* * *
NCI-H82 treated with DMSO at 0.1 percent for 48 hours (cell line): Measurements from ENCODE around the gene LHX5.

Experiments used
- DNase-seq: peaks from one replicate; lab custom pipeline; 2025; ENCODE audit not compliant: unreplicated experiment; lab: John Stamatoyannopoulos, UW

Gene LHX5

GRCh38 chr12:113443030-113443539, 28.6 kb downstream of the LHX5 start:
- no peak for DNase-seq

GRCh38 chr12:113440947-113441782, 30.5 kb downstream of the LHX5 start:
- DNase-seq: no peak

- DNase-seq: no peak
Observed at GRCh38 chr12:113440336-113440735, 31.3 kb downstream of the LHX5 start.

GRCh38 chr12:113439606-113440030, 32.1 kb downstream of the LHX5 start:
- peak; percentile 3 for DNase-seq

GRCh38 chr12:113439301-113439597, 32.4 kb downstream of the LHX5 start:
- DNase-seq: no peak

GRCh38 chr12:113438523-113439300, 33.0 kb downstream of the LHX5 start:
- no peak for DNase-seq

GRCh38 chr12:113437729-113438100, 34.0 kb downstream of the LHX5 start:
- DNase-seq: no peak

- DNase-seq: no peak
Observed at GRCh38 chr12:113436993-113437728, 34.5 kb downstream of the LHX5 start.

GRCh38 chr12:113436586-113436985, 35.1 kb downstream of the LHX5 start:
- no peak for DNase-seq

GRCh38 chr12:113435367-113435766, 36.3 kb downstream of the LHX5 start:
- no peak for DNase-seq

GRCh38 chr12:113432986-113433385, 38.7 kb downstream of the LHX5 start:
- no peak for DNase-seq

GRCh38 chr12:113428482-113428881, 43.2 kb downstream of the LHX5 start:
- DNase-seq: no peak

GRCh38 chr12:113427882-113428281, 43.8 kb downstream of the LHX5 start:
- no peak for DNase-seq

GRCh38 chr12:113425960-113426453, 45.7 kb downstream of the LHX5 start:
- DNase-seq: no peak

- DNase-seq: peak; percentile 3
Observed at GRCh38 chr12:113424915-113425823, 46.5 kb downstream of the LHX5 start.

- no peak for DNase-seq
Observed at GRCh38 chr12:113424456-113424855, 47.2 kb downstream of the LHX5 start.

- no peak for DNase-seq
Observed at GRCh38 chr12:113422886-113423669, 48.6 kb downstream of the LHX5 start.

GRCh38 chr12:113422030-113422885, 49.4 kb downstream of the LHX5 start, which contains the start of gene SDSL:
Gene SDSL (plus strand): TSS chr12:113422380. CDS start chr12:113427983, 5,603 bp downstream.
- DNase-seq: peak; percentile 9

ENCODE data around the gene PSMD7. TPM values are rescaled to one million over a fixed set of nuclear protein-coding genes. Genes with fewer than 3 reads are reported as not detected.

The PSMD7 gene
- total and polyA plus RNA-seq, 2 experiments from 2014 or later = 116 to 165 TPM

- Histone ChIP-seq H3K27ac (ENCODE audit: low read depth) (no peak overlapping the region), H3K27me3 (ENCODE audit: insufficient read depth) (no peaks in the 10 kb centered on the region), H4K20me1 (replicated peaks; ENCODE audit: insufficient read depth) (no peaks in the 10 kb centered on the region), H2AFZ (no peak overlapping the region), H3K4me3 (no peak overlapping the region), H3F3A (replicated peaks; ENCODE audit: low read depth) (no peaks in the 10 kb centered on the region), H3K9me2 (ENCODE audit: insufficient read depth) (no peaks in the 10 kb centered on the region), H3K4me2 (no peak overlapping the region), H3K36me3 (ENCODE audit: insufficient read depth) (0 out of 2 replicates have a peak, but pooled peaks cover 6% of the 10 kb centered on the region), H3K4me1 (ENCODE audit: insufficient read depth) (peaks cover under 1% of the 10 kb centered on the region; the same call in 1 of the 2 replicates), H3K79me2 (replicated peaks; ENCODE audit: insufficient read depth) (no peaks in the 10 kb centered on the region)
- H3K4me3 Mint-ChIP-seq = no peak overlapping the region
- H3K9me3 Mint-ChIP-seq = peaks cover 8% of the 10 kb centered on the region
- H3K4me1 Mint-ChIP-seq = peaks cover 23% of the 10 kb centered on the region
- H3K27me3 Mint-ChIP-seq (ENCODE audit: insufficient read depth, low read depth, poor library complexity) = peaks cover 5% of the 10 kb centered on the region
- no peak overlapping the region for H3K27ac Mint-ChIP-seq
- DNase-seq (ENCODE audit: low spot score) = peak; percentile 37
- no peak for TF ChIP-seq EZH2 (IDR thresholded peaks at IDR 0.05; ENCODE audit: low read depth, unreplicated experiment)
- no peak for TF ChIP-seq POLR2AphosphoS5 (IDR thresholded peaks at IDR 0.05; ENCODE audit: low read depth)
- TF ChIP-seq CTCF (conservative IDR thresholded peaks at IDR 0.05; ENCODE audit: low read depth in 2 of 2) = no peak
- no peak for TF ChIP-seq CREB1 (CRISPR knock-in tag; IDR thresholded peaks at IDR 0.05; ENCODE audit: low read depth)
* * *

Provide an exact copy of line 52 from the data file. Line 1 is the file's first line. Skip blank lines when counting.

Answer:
- no peak for TF ChIP-seq EZH2 (IDR thresholded peaks at IDR 0.05; ENCODE audit: low read depth, unreplicated experiment)